November 30, 2018 2018 Kimberly D. Iles Art Awards Announced
Note: This story first appeared on the School of Art’s website.
Ten undergraduate students in art history, graphic design, and studio art received the 2018 Kimberly D. Iles Art Scholarship in recognition of their excellent work. Selected by faculty nomination, these students represent each area of study in the School of Art.
Learn more about the Iles Art Scholarship.
The 2018 Iles Awards took place on Sept. 18 in the McCarty Auditorium. Each recipient gave a presentation of their work. James J. Hack, husband of the late Kimberly D. Iles, presented the awards, and Theresa Lee, dean of the College of Arts and Sciences, delivered remarks.
2018 Iles Awardees
Mary Badillo is a senior studio art major from Tampa, Florida, earning a BFA in 3D art, primarily sculpture.
Badillo uses found objects to spark conversations about the relationship of artifacts to the industrial and natural world, as well as to comment on traditional behaviors within American culture.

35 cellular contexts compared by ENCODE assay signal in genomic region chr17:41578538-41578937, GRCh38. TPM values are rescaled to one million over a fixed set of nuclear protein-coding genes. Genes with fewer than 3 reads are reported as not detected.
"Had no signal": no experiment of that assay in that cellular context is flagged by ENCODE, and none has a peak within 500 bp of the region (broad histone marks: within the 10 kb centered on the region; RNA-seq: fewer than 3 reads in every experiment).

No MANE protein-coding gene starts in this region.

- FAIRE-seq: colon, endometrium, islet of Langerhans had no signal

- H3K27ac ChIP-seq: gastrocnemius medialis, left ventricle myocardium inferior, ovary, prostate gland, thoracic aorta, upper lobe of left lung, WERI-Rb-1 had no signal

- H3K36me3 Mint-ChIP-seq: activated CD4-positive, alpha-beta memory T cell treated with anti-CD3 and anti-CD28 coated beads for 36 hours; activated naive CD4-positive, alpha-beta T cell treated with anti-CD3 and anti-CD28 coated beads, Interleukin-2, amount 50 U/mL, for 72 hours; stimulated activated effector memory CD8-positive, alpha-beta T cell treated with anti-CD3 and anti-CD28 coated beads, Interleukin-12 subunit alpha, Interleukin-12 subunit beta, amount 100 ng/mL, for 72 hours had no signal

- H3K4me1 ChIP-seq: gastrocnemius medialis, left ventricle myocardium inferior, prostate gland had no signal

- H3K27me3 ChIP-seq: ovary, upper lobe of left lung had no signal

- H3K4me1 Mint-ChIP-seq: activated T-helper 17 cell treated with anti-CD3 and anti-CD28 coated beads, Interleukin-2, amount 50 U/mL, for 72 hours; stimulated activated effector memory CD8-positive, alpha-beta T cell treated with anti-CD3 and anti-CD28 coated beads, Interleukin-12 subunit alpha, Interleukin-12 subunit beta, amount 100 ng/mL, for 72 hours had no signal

“While exploring in dumpsters, thrift stores, and parking lots, I tend to choose industrial and domestic everyday items,” she says. “I create through trial and error, placement, mixed material choice, and repetition.”
Badillo says the Iles Scholarship allows her to have free range for her explorations. She plans to pursue an MFA in sculpture.
Ashley Bergner is a senior studio art major from Knoxville earning a BFA in 2D art, primarily painting.
Bergner describes her work as intuitive and playful. “Through trial and error I am discovering what excites me most and growing as an artist,” she says.
“To be recognized with the Iles Scholarship validates my efforts and work,” Bergner says. She plans to pursue an MFA degree after graduation.
Jodi Canfield is a senior studio art major from Maryville, Tennessee, earning a BFA in 2D art, primarily drawing.
Canfield is interested in using art to explore and create connections between herself and the world around her. She enjoys incorporating abstraction, texture, and words into her work.
“I think that art can navigate barriers of human existence and occasionally break them,” Canfield says. After graduation, she plans to see more places and keep making work, eventually attending graduate school.
“Receiving the Iles Scholarship gives me new confidence and motivates me to work harder to live up to the honor,” Canfield says.
Emily Fastenau is a senior from Nashville earning a BA in art history. She describes her scholarship as exploratory and curiosity-driven.